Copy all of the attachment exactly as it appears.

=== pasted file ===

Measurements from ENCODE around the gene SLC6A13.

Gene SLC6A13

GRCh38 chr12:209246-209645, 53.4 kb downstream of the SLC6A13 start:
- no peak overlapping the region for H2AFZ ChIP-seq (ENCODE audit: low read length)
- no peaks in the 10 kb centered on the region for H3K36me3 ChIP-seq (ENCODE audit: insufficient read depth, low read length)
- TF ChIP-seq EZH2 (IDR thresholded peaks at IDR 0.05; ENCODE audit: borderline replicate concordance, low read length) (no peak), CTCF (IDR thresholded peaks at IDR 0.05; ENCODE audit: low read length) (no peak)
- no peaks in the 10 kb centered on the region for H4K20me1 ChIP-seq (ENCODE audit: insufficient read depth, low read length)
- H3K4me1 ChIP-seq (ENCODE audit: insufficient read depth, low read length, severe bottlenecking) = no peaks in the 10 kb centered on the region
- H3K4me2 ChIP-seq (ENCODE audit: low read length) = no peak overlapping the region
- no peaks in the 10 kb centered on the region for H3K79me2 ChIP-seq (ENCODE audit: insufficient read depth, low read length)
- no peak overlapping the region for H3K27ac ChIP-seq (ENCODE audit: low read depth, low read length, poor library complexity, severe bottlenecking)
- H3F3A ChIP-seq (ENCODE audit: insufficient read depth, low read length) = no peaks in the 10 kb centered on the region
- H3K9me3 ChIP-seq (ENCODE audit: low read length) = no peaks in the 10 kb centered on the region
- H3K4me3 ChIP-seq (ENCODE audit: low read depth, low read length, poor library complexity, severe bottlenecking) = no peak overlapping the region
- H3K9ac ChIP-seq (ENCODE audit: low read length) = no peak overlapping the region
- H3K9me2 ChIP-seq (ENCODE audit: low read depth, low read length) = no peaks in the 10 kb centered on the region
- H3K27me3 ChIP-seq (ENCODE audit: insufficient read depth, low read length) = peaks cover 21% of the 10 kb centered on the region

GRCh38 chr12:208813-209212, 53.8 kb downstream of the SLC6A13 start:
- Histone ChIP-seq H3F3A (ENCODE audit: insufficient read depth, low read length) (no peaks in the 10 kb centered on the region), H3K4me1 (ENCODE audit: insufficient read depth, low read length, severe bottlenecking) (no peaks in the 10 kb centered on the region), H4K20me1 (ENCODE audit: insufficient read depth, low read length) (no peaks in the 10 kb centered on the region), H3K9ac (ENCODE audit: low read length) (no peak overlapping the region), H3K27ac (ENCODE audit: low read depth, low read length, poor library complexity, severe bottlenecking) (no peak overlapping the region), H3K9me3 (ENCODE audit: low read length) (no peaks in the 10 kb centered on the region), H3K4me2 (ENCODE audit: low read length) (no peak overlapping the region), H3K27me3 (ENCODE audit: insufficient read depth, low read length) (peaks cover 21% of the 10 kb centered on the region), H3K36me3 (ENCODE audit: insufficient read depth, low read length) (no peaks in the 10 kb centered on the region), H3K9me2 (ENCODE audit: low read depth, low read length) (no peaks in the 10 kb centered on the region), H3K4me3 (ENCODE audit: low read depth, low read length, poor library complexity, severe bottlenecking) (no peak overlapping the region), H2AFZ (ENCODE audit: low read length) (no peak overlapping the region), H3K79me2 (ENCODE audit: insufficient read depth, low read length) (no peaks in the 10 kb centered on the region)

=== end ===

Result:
Measurements from ENCODE around the gene SLC6A13.

Gene SLC6A13

GRCh38 chr12:209246-209645, 53.4 kb downstream of the SLC6A13 start:
- no peak overlapping the region for H2AFZ ChIP-seq (ENCODE audit: low read length)
- no peaks in the 10 kb centered on the region for H3K36me3 ChIP-seq (ENCODE audit: insufficient read depth, low read length)
- TF ChIP-seq EZH2 (IDR thresholded peaks at IDR 0.05; ENCODE audit: borderline replicate concordance, low read length) (no peak), CTCF (IDR thresholded peaks at IDR 0.05; ENCODE audit: low read length) (no peak)
- no peaks in the 10 kb centered on the region for H4K20me1 ChIP-seq (ENCODE audit: insufficient read depth, low read length)
- H3K4me1 ChIP-seq (ENCODE audit: insufficient read depth, low read length, severe bottlenecking) = no peaks in the 10 kb centered on the region
- H3K4me2 ChIP-seq (ENCODE audit: low read length) = no peak overlapping the region
- no peaks in the 10 kb centered on the region for H3K79me2 ChIP-seq (ENCODE audit: insufficient read depth, low read length)
- no peak overlapping the region for H3K27ac ChIP-seq (ENCODE audit: low read depth, low read length, poor library complexity, severe bottlenecking)
- H3F3A ChIP-seq (ENCODE audit: insufficient read depth, low read length) = no peaks in the 10 kb centered on the region
- H3K9me3 ChIP-seq (ENCODE audit: low read length) = no peaks in the 10 kb centered on the region
- H3K4me3 ChIP-seq (ENCODE audit: low read depth, low read length, poor library complexity, severe bottlenecking) = no peak overlapping the region
- H3K9ac ChIP-seq (ENCODE audit: low read length) = no peak overlapping the region
- H3K9me2 ChIP-seq (ENCODE audit: low read depth, low read length) = no peaks in the 10 kb centered on the region
- H3K27me3 ChIP-seq (ENCODE audit: insufficient read depth, low read length) = peaks cover 21% of the 10 kb centered on the region

GRCh38 chr12:208813-209212, 53.8 kb downstream of the SLC6A13 start:
- Histone ChIP-seq H3F3A (ENCODE audit: insufficient read depth, low read length) (no peaks in the 10 kb centered on the region), H3K4me1 (ENCODE audit: insufficient read depth, low read length, severe bottlenecking) (no peaks in the 10 kb centered on the region), H4K20me1 (ENCODE audit: insufficient read depth, low read length) (no peaks in the 10 kb centered on the region), H3K9ac (ENCODE audit: low read length) (no peak overlapping the region), H3K27ac (ENCODE audit: low read depth, low read length, poor library complexity, severe bottlenecking) (no peak overlapping the region), H3K9me3 (ENCODE audit: low read length) (no peaks in the 10 kb centered on the region), H3K4me2 (ENCODE audit: low read length) (no peak overlapping the region), H3K27me3 (ENCODE audit: insufficient read depth, low read length) (peaks cover 21% of the 10 kb centered on the region), H3K36me3 (ENCODE audit: insufficient read depth, low read length) (no peaks in the 10 kb centered on the region), H3K9me2 (ENCODE audit: low read depth, low read length) (no peaks in the 10 kb centered on the region), H3K4me3 (ENCODE audit: low read depth, low read length, poor library complexity, severe bottlenecking) (no peak overlapping the region), H2AFZ (ENCODE audit: low read length) (no peak overlapping the region), H3K79me2 (ENCODE audit: insufficient read depth, low read length) (no peaks in the 10 kb centered on the region)